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Union of India (Uoi) Vs. Raman Iron Foundry - Court Judgment

LegalCrystal Citation
Overruled BySantram & Co. v. State Of Rajasthan And Others.;
H.M. Kamaluddin Ansari and Co. vs. Union of India (UOI) and Ors.
SubjectArbitration
CourtSupreme Court of India
Decided On
Case NumberCivil Appeal Nos. 1224, 1225 and 1330 of 1973
Judge
Reported inAIR1974SC1265; (1974)2SCC231; [1974]3SCR556
ActsArbitration Act, 1940 - Sections 41; Transfer of Property Act - Sections 6; Indian Contract Act, 1872 - Sections 74
AppellantUnion of India (Uoi);union of India (Uoi)
RespondentRaman Iron Foundry;air Foam Industries (P) Ltd.
Advocates: L.N. Sinha, Adv
Cases Referred and Iron & Hardware (India) Co. v. Firm Shamlal
Prior historyAppeal by special leave from the Judgment and Order dated 22nd January 1973 of the Delhi High Court in I.A. No. 1854 of 1972 in Suit No. 485(A) of 1972 and --Appeals by special leave from the Judgment and Order dated 15th November, 1972 of the Delhi High
Excerpt:
arbitration - interpretation - section 41 of arbitration act, 1940, section 74 of indian contract act, 1872, section 6 of transfer of property act and indian law - interpretation of clause 18 of general conditions of contract in standard form of contract discussed - contract made between respondent and appellant - respondent tendered to supply foam to respondent - respondent contended that appellant had committed breach of contract therefore liable to pay certain amount as damage suffered by him due to breach of contract - apex court observed that neither it would be true to say that person who commits breach of contract incurs any pecuniary liability nor would be true to say that other party to contract who complains of breach has any amount due to him from other party - only right which.....p.n. bhagwati, j.1. these appeals raise an interesting question relating to the interpretation of clause 18 of the general conditions of contract contained in the standard form of contract no. d.g.s. & d. 68. that is the standard form in which contracts are entered into by the central purchase organisation of the government of india for purchase of stores from third parties described as 'contractors and the question of interpretation which arises for determination is, therefore, one of some importance, affecting as it does a large number of people who enter into such contracts with the government of india. the facts giving rise to these appeal follow a common pattern and it would, therefore, be sufficient if we set out the facts relating to civil appeals nos. 1221 and 1225 of 1973. they.....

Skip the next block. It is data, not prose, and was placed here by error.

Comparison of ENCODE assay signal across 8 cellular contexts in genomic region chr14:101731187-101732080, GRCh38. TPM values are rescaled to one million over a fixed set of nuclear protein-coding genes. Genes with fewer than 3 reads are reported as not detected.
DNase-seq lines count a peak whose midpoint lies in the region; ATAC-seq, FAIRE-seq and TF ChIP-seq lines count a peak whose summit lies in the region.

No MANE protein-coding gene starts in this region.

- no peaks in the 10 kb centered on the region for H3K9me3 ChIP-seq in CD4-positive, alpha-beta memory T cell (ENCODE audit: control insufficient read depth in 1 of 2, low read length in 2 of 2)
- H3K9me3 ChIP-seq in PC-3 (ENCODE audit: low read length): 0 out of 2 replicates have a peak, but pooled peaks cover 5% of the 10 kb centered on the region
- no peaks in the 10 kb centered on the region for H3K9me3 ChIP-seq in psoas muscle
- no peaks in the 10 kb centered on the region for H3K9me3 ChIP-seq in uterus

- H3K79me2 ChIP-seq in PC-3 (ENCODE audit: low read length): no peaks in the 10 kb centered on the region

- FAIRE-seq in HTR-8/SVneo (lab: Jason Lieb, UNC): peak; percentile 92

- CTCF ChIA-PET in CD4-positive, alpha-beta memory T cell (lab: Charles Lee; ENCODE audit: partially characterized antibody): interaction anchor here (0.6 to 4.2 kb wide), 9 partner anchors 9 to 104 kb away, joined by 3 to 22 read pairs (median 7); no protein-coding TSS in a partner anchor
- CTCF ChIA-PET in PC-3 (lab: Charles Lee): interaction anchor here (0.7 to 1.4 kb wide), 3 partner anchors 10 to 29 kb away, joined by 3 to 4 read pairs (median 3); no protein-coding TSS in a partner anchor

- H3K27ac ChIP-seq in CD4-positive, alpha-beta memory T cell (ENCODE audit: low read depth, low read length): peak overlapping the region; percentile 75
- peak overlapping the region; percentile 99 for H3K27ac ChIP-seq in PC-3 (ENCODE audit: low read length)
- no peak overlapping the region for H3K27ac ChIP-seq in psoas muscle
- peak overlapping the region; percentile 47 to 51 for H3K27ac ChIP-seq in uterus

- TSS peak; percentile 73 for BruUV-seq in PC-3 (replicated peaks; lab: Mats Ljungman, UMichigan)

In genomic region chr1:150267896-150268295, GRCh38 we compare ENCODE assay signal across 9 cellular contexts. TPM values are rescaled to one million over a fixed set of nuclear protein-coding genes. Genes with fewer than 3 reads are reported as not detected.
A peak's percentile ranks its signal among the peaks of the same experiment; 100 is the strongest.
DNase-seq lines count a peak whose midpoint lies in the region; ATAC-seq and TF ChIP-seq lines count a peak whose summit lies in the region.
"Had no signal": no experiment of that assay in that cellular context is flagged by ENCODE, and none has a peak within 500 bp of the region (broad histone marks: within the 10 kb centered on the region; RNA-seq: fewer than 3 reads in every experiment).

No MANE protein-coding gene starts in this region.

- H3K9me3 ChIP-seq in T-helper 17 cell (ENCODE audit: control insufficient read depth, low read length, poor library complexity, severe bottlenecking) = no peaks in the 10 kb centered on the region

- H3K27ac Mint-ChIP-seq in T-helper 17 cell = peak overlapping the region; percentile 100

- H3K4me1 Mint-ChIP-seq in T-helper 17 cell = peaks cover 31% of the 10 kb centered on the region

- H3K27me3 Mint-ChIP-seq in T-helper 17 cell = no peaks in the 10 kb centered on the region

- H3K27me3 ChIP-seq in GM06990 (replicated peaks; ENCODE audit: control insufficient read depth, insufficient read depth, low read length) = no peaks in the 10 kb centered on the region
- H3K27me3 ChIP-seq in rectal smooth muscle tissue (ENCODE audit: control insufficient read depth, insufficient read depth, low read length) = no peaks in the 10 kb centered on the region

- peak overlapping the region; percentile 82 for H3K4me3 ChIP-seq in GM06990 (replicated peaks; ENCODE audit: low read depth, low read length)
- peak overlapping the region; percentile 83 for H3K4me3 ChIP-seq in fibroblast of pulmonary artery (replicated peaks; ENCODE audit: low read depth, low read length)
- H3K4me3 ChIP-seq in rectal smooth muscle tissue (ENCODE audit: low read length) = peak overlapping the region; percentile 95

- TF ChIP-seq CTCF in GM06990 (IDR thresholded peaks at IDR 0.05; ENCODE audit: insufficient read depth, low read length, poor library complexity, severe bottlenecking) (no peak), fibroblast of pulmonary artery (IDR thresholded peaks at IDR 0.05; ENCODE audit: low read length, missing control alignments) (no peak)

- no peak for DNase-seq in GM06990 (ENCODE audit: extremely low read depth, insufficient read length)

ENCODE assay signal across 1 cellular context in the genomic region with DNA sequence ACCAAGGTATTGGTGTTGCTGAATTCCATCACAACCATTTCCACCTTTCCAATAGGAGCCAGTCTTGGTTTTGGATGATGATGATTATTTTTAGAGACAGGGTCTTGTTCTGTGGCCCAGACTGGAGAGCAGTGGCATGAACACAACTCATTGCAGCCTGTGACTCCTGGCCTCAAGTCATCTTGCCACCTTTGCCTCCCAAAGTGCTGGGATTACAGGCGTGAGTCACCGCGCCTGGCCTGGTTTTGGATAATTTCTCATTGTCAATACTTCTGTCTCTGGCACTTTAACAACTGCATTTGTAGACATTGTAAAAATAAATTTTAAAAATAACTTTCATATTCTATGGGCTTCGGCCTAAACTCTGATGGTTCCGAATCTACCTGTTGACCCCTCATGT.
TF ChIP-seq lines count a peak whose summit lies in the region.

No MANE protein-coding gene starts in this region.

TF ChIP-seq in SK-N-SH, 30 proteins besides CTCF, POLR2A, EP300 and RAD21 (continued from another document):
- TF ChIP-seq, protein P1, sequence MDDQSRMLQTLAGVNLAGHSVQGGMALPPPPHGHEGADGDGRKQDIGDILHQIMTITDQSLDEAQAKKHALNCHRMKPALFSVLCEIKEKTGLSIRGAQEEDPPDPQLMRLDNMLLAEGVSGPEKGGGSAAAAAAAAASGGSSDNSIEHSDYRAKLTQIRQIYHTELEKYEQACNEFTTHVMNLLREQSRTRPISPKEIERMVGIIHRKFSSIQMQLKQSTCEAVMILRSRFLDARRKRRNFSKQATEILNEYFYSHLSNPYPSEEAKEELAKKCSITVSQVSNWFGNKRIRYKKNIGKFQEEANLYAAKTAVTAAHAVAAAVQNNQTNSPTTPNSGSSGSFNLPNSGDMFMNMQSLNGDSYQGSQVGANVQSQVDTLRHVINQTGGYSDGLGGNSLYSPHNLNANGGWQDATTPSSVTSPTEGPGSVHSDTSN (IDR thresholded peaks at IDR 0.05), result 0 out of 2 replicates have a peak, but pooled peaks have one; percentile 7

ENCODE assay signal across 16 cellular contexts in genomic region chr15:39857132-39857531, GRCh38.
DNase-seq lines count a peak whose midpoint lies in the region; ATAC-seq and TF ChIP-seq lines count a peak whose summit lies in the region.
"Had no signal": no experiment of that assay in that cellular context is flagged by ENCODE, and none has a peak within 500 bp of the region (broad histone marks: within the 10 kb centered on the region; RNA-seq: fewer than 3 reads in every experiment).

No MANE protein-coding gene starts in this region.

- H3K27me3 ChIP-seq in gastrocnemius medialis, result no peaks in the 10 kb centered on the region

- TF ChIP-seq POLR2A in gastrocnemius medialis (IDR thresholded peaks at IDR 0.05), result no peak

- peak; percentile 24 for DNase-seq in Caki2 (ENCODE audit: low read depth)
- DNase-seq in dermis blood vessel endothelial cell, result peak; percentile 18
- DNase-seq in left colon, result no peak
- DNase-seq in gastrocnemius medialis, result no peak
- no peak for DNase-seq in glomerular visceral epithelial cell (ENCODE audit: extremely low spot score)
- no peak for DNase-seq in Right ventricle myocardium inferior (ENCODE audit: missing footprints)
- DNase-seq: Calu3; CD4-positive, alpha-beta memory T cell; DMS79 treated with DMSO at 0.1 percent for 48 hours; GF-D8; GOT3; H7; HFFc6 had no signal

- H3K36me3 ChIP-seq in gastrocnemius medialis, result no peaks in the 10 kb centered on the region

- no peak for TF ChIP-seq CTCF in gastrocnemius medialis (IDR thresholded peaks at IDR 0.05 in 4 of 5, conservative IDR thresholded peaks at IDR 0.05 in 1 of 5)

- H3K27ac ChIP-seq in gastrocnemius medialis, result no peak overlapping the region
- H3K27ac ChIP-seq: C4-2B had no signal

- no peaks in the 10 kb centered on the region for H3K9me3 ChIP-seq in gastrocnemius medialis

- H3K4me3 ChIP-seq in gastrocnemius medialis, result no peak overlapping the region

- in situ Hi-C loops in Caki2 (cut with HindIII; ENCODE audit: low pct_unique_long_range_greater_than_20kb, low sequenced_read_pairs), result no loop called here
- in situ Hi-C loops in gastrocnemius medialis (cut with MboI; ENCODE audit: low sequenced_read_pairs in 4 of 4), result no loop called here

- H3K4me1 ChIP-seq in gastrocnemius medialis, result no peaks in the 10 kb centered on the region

Judgment:
P.N. Bhagwati, J.

1. These appeals raise an interesting question relating to the interpretation of Clause 18 of the General Conditions of Contract contained in the Standard Form of Contract No. D.G.S. & D. 68. That is the standard form in which contracts are entered into by the Central Purchase Organisation of the Government of India for purchase of stores from third parties described as 'contractors and the question of interpretation which arises for determination is, therefore, one of some importance, affecting as it does a large number of people who enter into such contracts with the Government of India. The facts giving rise to these appeal follow a common pattern and it would, therefore, be sufficient if we set out the facts relating to civil appeals Nos. 1221 and 1225 of 1973. They bring out clearly the point which arises for consideration in all the three appeals.

2. The respondent tendered for supply of certain quantity of foam compound to the appellant and its tender was accepted by the appellant by acceptance of Tender dated Kith July, 1968. The Acceptance of Tender was subject to the General Conditions of Contract contained in the Standard Form of Contract No. D.G.S. & D. 68. The only clauses of the General Conditions of Contract which are material for our purpose are Clause 18 and 24 and they read as follows:

18. RECOVERY OF SUMS DUE

Whenever any claim for the payment of a sum of money arises out of or under the contract against the contractor, the purchaser shall be entitled to recover such sum by appropriating in whole or in part, the security, if any, deposited by the contractor, and for the purpose aforesaid, shall be entitled to sell and/or realise securities forming the whole or part of any such security deposit. In the event of the security being insufficient, the balance and if no security has been taken from the contractor, the entire sum recoverable shall be recovered by appropriating any sum then due or which at any time thereafter may become due to the contractor under the contract or any other contract with the purchaser or the Government or any person contracting through the Secretary, if such sum even be not sufficient to cover the full amount recoverable, the contractor shall on demand pay to the purchaser the balance remaining due.

24. ARBITRATION

In the event of any question, dispute, or difference arising under these conditions or any special conditions of contract, or in connection with this contract, (except as to any matters the decision of which is specially provided for by these or the special conditions) the same shall be referred to the sole arbitration of an Officer in the Ministry of Law, appointed to be the arbitrator by the Director General of Supplies & Disposals. It will be no objection that the arbitrator is a Government Servant, that he had to deal with the matters to which the contract relates or that in the course of his duties as a Government servant he has expressed views on all or any of the matters in dispute or difference. The award of the arbitrator shall be final and binding on the parties to this contract.